Russian President Vladimir Putin called on separatists in east Ukraine on Wednesday to postpone a referendum on secession for the mostly Russian-speaking region and said Moscow had withdrawn troops from the border with Ukraine.
By potentially forestalling a dismemberment of Ukraine, Putin's comments appeared to open a way to easing the East-West standoff over Russia's role in the country's crisis.
The pro-Russian separatists behind the referendum said they would consider on Thursday whether to postpone Sunday's vote.
Putin said he issued the call in order to "create the necessary conditions for dialogue."
Reacting to the appeal, the White House said the referendum should be canceled altogether, not merely postponed.
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In another suprise announcement, Putin added that Russians troops that had been placed near the border with Ukraine had been withdrawn.
But the Pentagon says it has not seen any signs of troop movements. NATO and Ukrainian officials say they, too, have seen no evidence of any withdrawal.
The White House said it would welcome a pull-back.
“We would certainly welcome a meaningful and transparent withdrawal of Russian military forces from the border. That's something that we have sought for quite some time," said a spokesperson, adding that there has been no evidence that such a withdrawal has taken place.
In another reversal, Putin said that presidential elections in Ukraine, scheduled for May 25, would be "a move in the right direction."
He made his comments after talks with the head of the Organization for Security and Cooperation in Europe, Swiss President Didier Burkhalter, who said the security and rights body would soon propose a “road map” to defuse the crisis in Ukraine.
Meanwhile, Ukraine's Prime Minister Arseniy Yatsenyuk dismissed Putin’s appeal for a postponement of the referendum, describing it with a term equivalent to “hot air.” He also questioned why the issue of Ukraine was being discussed without Kyiv’s participation.
A pro-Russian separatist leader said the separatists would consider Putin's call to postpone their referendum at a meeting of their self-proclaimed People's Assembly on Thursday. "We have the utmost respect for President Putin. If he considers that necessary, we will of course discuss it," Denis Pushilin said in Donetsk, a city of 1 million people that the rebels have proclaimed capital of an independent "People's Republic of Donetsk".
Since a pro-Russian president was ousted in an uprising in February, Putin has overturned decades of post-Cold War diplomacy by proclaiming the right to send troops to Ukraine and seizing and annexing Crimea.
A rebellion in the east has raised the prospect that Ukraine, a country of around 45 million people the size of France, could be carved up or even descend into civil war, pitting Russian-speaking easterners against pro-European Ukrainian speakers in the West.
Residents in areas held by the pro-Moscow rebels were stunned by Putin's remarks at a time when the region seemed to be hurtling towards inevitable independence and a week of bloodshed had brought animosity towards Kiev to a fever pitch.
"Maybe Putin doesn't understand the situation? There is no way this referendum isn't happening," said Natalia Smoller, a pensioner who has been bringing food to rebels manning a roadblock in Slaviansk, a town turned into a fortified redoubt where fighters withstood a government advance this week.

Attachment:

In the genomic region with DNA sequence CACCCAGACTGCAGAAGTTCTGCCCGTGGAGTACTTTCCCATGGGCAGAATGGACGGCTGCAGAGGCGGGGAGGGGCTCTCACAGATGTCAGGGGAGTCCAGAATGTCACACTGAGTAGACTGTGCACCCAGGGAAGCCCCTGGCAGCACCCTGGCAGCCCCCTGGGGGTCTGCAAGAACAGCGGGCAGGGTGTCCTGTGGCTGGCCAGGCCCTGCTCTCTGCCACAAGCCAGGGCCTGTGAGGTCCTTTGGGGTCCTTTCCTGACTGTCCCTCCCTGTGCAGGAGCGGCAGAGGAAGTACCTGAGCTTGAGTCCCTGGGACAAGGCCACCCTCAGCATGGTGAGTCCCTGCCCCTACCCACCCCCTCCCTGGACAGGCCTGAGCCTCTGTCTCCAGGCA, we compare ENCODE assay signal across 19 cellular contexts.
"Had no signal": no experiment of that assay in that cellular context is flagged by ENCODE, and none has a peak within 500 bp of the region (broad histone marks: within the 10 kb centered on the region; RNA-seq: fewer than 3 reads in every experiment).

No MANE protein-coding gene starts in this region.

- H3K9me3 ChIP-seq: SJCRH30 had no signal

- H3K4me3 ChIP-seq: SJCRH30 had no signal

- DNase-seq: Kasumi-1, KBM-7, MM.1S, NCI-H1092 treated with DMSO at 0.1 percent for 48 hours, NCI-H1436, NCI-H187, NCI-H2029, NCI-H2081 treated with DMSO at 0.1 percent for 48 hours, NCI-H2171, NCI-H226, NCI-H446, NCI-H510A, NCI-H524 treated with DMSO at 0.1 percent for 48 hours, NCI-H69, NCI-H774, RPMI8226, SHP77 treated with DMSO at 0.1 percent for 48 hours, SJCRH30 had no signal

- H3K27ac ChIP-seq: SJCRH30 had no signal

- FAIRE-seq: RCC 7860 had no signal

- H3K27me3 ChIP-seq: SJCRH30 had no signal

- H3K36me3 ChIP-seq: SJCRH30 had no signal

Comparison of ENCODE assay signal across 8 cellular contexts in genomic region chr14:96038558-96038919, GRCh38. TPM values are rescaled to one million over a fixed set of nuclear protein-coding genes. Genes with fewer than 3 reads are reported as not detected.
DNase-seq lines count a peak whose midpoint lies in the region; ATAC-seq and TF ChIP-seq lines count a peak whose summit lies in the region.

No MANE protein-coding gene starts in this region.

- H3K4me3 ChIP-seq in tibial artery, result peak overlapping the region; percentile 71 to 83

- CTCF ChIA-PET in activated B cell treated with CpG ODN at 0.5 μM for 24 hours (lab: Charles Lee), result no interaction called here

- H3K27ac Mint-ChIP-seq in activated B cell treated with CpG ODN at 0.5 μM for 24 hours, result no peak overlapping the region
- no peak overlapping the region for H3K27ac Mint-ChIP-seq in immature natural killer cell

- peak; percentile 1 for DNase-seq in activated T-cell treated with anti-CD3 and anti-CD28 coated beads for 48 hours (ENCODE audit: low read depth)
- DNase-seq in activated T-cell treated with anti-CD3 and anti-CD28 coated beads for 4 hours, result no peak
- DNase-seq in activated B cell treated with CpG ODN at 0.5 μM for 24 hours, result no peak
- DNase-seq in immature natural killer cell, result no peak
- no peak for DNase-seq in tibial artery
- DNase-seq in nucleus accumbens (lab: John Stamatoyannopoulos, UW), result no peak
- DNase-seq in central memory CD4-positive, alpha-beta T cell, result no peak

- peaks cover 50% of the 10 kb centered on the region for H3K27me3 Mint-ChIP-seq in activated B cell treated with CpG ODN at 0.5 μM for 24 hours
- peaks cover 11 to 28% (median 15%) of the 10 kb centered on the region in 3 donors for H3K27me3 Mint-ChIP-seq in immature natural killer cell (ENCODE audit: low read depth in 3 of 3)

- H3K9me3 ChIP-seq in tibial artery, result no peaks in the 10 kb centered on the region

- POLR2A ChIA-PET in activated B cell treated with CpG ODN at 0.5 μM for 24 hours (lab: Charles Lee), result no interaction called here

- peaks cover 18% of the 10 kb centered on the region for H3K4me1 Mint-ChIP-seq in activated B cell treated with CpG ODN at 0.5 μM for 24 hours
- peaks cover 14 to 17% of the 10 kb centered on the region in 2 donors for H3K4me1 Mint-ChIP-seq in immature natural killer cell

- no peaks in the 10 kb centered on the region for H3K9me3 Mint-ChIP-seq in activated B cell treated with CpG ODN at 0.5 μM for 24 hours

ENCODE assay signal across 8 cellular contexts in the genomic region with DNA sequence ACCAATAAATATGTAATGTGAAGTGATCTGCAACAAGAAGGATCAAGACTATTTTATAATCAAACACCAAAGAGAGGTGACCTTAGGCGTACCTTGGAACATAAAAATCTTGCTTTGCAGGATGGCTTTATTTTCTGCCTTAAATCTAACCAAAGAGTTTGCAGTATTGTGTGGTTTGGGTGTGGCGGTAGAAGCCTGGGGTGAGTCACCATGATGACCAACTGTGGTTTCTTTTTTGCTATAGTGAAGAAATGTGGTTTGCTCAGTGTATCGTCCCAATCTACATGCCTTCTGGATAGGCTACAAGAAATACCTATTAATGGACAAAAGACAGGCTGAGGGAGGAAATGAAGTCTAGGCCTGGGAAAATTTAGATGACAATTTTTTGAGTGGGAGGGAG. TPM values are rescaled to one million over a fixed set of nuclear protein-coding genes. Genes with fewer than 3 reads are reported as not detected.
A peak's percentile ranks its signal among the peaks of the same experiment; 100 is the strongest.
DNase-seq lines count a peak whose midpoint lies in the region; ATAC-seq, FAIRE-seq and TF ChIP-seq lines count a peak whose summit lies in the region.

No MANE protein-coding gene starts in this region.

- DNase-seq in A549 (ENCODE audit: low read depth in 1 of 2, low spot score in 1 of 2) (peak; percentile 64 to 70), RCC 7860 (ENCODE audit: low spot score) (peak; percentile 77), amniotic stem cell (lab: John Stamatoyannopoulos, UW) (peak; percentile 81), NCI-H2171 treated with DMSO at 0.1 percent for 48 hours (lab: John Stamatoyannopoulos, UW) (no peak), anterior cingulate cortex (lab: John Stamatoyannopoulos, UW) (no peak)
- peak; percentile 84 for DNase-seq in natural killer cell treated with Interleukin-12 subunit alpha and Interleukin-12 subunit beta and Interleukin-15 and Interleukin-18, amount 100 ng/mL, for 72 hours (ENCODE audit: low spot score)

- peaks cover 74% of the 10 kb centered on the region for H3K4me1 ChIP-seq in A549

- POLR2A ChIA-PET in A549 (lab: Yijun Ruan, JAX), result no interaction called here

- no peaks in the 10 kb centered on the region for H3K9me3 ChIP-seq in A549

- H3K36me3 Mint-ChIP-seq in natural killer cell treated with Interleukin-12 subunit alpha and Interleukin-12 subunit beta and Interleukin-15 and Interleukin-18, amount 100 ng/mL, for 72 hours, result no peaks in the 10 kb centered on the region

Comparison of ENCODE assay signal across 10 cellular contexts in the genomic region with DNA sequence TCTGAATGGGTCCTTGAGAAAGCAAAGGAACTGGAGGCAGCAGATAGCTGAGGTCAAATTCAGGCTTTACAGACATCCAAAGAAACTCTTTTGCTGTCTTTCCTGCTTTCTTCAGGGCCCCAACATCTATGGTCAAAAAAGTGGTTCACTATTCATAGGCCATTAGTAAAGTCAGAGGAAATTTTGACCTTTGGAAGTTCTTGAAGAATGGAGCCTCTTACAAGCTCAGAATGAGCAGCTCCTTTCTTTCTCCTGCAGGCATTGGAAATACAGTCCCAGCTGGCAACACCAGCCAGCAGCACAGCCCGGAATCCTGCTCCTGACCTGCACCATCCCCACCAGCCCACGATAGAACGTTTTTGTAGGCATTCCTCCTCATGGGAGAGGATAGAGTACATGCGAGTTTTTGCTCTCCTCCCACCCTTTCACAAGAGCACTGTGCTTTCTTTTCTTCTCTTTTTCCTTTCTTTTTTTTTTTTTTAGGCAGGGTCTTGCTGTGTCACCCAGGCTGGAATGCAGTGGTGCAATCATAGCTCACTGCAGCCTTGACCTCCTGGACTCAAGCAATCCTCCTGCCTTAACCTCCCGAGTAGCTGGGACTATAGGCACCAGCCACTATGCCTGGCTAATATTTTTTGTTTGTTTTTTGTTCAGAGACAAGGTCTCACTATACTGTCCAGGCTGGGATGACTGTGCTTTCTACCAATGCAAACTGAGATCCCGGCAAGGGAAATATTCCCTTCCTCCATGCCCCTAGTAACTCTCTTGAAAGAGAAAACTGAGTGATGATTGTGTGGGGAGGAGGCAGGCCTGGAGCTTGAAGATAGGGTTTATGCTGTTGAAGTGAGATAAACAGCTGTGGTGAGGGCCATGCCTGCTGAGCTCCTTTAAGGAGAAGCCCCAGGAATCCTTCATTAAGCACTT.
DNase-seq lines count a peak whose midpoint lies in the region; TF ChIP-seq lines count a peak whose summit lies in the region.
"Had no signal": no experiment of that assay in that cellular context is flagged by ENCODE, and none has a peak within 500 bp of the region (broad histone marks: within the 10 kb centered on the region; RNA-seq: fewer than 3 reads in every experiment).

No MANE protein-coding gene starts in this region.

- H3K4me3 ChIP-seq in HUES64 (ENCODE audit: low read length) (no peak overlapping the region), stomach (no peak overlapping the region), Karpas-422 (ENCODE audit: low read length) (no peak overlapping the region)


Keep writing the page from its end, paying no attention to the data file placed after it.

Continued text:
Nevertheless, experts predicted the separatists would heed Putin's call to stand down for now. "Among those confronting Ukrainian troops, a certain logic should prevail under which they understand that without the support of Russia and thereby the Russian army, they could be subjected to heavy military strikes," said Yevgeny Minchenko, a political analyst friendly to the Kremlin.
Russian share prices surged after Putin's remarks, seen as reducing the likelihood of damaging new sanctions. The MICEX index shot up 3.64 percent.
NATO again warns Russia
Despite President Putin’s surprise statements on the secession vote in east Ukraine and supposed Russian troop withdrawals, NATO's Secretary General Anders Fogh Rasmussen called on Moscow on Wednesday to stop supporting separatists in Ukraine and scale back troops from Ukraine's border to create a base for political solution to the Ukraine-Russia conflict.
Speaking after a meeting with Poland’s foreign and defense ministers, Rasmussen said NATO was not able to confirm a withdrawal of Russian troops.
“Russia should live up to its international commitments and stop supporting separatists and scale back troops from the border, so political solutions can be found,” he told reporters in Warsaw.
Rasmussen added that, if needed, NATO will not hesitate to take all necessary steps to increase the security of its allies in central and eastern Europe, which may include reinforced exercises, reviewed defense plans and a proper deployment of troops.
Ukrainian forces seized the rebel-held city hall in the eastern port of Mariupol overnight, driving out pro-Russian militants, then withdrew, making no apparent attempt to hold on to the building, witnesses said on Wednesday.
Ukraine's Channel 5 television said earlier Wednesday the Ukrainian National Guard had seized the administrative center in Mariupol, a mainly Russian-speaking city of nearly 500,000 people and key component in the self-declared breakaway People's Republic of Donetsk that had announced plans to hold a referendum on secession Sunday.